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soul to weave

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The Athosians loved Jeannie Miller’s handmade scarves. Not that they didn’t appreciate the factory-made cloth the SGC outfitted the expedition with, finely woven and warm and versatile as it was. But it was purely functional, a mere necessity, hand-outs a reminder of their recent dismal history, a temporary measure to last them over until they had recovered sufficiently to trade again. It had no soul. With Mrs. Miller’s scarves, keen eyes could follow the artist’s work, appreciate her thoughts, imagine a history and the woman that had woven it. The SGC cloth meant survival and alliance but these meant life.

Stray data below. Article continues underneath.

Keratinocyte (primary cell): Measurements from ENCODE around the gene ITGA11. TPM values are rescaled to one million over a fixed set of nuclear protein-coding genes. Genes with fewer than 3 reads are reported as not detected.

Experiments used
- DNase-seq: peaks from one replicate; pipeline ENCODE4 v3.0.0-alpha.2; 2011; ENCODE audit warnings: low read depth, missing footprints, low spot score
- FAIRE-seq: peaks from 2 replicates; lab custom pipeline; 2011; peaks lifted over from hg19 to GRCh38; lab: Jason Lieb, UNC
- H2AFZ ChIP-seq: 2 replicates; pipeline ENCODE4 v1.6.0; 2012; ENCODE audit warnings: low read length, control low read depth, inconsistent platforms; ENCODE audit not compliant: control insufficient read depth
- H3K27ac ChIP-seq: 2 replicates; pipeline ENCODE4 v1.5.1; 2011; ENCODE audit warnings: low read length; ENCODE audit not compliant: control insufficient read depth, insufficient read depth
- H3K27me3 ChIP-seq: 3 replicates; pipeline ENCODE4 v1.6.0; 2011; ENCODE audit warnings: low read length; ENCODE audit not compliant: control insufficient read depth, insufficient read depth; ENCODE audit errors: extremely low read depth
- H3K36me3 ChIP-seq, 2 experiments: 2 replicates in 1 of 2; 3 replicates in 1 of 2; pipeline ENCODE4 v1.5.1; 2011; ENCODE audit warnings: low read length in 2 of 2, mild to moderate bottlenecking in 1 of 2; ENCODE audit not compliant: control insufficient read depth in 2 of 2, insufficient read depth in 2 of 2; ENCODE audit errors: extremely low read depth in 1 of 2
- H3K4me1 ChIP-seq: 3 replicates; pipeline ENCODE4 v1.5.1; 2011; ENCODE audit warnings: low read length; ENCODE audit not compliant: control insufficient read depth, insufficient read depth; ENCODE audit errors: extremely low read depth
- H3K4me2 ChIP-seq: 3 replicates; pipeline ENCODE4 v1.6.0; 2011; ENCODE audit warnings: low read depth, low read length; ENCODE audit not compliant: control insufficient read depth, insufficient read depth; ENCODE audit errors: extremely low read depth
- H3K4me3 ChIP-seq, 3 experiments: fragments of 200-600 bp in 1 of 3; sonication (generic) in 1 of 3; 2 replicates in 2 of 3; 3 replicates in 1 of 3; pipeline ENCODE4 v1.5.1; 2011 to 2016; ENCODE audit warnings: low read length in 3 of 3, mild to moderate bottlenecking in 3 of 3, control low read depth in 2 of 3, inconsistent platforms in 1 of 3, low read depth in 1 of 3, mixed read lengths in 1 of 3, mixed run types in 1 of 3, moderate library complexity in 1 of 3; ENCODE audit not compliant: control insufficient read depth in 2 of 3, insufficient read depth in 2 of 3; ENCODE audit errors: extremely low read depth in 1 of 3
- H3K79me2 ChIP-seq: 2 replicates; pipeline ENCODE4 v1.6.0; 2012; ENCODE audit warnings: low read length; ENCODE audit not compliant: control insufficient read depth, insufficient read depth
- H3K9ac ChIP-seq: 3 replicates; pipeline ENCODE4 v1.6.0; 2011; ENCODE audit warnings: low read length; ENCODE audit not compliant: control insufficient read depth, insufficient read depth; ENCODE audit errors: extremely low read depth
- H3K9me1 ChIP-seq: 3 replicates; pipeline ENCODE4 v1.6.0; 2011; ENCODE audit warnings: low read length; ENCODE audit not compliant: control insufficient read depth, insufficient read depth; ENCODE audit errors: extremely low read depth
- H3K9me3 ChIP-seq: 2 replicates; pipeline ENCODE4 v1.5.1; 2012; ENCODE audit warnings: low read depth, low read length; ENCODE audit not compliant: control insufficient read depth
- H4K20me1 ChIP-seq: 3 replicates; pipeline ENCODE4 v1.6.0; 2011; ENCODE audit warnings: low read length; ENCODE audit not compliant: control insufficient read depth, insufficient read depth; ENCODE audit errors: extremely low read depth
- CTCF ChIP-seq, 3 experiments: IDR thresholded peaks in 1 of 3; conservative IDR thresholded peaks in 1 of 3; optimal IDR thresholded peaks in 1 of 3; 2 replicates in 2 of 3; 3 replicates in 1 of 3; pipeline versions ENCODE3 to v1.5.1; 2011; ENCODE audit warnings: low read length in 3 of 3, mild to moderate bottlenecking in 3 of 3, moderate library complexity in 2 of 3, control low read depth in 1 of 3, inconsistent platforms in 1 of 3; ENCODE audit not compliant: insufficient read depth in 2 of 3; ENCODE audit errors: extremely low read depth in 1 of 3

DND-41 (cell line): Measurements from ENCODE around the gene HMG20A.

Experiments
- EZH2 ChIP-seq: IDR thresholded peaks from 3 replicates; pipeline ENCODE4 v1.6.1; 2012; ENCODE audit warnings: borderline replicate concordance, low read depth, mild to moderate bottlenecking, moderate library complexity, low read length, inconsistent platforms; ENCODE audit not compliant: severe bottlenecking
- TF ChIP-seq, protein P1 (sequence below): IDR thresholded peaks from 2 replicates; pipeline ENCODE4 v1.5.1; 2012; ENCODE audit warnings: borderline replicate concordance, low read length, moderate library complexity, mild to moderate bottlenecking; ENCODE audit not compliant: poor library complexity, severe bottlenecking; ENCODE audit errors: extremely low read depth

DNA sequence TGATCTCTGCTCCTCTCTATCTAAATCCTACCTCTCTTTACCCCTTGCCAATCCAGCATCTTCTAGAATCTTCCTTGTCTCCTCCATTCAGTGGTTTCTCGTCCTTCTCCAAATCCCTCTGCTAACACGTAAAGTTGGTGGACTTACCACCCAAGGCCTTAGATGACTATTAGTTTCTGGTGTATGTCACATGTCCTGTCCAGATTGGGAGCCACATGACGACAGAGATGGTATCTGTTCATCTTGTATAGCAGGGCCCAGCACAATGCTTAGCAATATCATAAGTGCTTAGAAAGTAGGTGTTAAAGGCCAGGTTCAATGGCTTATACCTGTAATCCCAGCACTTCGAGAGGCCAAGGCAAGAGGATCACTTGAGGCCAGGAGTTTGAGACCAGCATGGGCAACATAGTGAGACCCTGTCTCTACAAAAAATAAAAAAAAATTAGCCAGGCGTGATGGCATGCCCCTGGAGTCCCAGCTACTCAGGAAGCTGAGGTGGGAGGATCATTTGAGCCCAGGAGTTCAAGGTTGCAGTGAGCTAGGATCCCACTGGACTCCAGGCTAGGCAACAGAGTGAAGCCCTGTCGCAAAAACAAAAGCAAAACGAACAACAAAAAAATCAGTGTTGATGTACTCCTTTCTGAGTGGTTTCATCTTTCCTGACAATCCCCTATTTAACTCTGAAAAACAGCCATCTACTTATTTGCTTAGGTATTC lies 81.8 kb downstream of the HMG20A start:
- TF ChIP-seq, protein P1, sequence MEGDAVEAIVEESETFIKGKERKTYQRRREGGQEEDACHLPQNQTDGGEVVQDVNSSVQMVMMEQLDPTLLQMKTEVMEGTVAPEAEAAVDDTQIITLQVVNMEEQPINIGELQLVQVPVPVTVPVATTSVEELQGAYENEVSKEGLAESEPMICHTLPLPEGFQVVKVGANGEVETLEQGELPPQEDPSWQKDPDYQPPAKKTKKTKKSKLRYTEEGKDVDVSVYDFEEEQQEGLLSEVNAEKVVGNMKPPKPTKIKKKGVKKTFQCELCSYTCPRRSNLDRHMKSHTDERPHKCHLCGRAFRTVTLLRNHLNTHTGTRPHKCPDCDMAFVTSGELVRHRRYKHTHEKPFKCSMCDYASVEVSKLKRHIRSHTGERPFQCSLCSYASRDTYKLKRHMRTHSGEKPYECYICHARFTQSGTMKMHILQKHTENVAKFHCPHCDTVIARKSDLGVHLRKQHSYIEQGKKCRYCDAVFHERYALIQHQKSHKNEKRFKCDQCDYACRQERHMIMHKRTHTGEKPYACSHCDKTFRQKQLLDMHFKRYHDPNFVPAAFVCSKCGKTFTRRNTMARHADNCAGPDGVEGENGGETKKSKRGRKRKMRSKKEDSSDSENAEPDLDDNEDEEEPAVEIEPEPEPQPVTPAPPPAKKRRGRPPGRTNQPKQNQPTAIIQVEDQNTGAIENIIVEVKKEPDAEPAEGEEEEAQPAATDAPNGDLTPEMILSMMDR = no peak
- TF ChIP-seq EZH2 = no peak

Once the anthropologists had grasped the meaning Jeannie’s forwarded gifts held, Col. Carter and Woolsey each made sure that there were always a few hand-woven blankets on hand: Some crafted by expedition members, some traded for from allies, some bought. Marines and airmen encouraged relatives that had a knack for yarn and even claimed it as a productive occupational therapy. And if on three continents local economies of peoples Dr. Bhanti and Dr. Corrigan had once done fieldwork with experienced a windfall – if they had cared enough to find out, some in the IOA might have even been pleased about it.